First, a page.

Hovenweep National Monument

Hovenweep National Monument
The Hovenweep Castle on the rim of Little Ruin Canyon was home to farmers and includes a log that was cut in 1277 to create a wooden beam for one of its towers. | Photo by Neal Herbert / National Park Service

Staff writer

Visitors looking for a quiet destination to embrace the harsh beauty of the Four Corners region (where Colorado, Utah, Arizona and New Mexico meet) and to contemplate the skill of ancient stonemasons will find both at Hovenweep National Monument.

The first inventive humans who made seasonal pilgrimages to the arid, rocky area arrived about 10,000 B.C., leaving slight footprints of their centuries in the region.

About 900 A.D. some put down shallow roots and nearly 800 years ago Ancient Puebloan people, relatives of those who created nearby Mesa Verde, settled in the site that straddles the Colorado-Utah state line and created more lasting evidence of their presence.

They built six clusters of finely joined stone structures overseen by towers of different shapes. The purpose of the towers isn’t clear – observatories, religious sites, storage bins or lookout posts are possibilities.

They fed on sagebrush flowers, seeds and leaves, built terraced fields to grow domesticated crops like amaranth, beans, squash and maize. Scarce rainwater was collected and flowing water was dammed and directed to benefit wild plants, including cattails, ground cherries, milkweed and bee weed.

The estimated 2,500 settlers had only about 100 years to enjoy the haven they had created before an extended drought chased virtually all residents of the region to new homes in neighboring states.

Ute and Navajo arrived later and discovered the ruins. The Ute language gave the area its name, which means “deserted valley.” In 1854, native guides led the first European visitor, missionary William Huntington, to Hovenweep. Many other visitors followed, apparently lured by the archaeological treasure. In 1903, surveyor Mitchel Pruden reported a field of broken pottery, scattered bones and stolen artifacts.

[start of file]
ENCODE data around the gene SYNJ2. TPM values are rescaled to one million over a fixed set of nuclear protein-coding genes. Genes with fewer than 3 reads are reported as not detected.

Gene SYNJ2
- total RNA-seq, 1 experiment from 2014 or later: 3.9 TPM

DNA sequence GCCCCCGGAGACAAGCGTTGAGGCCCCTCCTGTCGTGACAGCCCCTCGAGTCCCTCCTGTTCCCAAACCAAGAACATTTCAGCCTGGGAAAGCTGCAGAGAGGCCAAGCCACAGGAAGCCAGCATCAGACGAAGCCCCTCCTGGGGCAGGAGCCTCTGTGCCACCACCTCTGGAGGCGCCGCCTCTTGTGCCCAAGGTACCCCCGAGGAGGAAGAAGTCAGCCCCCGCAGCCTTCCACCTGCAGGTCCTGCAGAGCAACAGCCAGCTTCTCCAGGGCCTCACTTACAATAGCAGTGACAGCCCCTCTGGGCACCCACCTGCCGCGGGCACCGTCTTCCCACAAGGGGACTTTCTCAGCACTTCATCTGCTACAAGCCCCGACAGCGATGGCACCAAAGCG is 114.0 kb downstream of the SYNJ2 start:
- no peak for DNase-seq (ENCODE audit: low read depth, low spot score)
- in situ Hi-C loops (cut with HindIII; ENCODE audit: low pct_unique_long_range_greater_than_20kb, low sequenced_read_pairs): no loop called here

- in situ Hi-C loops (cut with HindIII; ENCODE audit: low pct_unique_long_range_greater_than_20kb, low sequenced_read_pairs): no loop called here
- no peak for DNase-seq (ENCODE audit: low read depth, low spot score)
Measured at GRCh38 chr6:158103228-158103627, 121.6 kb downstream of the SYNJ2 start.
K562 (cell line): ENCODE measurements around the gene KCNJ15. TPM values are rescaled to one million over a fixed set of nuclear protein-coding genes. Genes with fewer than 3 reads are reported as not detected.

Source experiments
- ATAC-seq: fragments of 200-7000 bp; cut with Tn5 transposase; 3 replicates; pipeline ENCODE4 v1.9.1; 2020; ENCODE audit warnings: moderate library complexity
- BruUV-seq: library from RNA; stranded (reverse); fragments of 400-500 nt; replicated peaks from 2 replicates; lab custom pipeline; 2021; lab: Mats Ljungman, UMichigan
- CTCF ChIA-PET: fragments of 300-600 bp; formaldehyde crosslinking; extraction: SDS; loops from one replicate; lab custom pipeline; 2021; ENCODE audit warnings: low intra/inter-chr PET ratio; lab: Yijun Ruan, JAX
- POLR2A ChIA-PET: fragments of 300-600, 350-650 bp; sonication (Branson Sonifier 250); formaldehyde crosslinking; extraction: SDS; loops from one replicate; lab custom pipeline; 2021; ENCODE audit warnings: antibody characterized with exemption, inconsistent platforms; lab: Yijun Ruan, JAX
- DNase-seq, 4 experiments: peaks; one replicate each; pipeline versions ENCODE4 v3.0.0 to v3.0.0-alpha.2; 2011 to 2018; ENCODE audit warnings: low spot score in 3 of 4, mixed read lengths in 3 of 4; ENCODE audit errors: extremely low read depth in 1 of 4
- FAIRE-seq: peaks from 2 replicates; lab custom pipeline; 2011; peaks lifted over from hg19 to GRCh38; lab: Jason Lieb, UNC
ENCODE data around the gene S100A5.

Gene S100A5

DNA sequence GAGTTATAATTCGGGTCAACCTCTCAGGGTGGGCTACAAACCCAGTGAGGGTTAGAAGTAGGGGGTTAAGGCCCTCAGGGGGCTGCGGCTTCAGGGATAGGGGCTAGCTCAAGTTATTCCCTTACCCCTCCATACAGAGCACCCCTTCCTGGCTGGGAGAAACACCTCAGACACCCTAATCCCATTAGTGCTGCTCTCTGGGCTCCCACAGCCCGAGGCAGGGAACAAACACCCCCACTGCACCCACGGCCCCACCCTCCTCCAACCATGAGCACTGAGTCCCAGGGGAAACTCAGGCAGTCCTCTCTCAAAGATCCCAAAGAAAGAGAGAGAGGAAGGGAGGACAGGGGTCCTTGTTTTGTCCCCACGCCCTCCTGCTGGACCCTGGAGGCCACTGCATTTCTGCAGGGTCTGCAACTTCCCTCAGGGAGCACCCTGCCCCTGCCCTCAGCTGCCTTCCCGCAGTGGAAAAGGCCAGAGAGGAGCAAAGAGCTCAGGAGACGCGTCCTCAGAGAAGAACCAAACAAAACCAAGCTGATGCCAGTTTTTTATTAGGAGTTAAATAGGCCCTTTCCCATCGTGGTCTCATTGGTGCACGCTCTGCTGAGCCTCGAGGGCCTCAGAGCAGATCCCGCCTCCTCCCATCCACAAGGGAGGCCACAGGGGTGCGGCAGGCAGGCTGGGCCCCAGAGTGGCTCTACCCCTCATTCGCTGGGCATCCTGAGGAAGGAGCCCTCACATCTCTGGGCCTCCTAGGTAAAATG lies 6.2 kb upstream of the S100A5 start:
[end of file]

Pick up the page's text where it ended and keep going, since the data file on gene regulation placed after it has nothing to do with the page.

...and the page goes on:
Smithsonian ethnologist J. Walter Fewkes published a detailed survey of the area and urged protection. In 1923 President Warren G. Harding complied, naming Hovenweep a National Monument, to be managed by the National Park Service. In 1966 Hovenweep was listed on the National Register of Historic Places.

Despite the early depredations, Hovenweep remains a little-known treasure of six villages crowned by multistory towers spread over a 20-mile expanse of mesa tops and canyons.

Modern additions to the site include a visitor center, a 31-site campground, hiking trails and picnic areas.

Hovenweep is open year-round and the visitor center is open daily (except Thanksgiving, Christmas and New Year’s Day) with hours varying with seasons. The visitor center and restrooms are accessible to wheelchairs and there is a paved trail leading to the Square Tower overlook. Other trails are unpaved.

Pets are allowed but must be leashed and on-trail.

Individuals who arrive on foot or by bicycle or motorcycle can purchase a seven-day pass for $3. A seven-day pass is $6 per vehicle.

Campground sites near the visitor center are $10 per night and are first-come, first-served year round. Most sites are for tents but a few can handle RVs up to 36 feet long, although no hookups are available. Running water (up to five gallons per person) is available only in the summer.

Temperatures may vary up to 40 degrees in a single day.

Hovenweep National Monument
McElmo Route
Cortez, CO 81321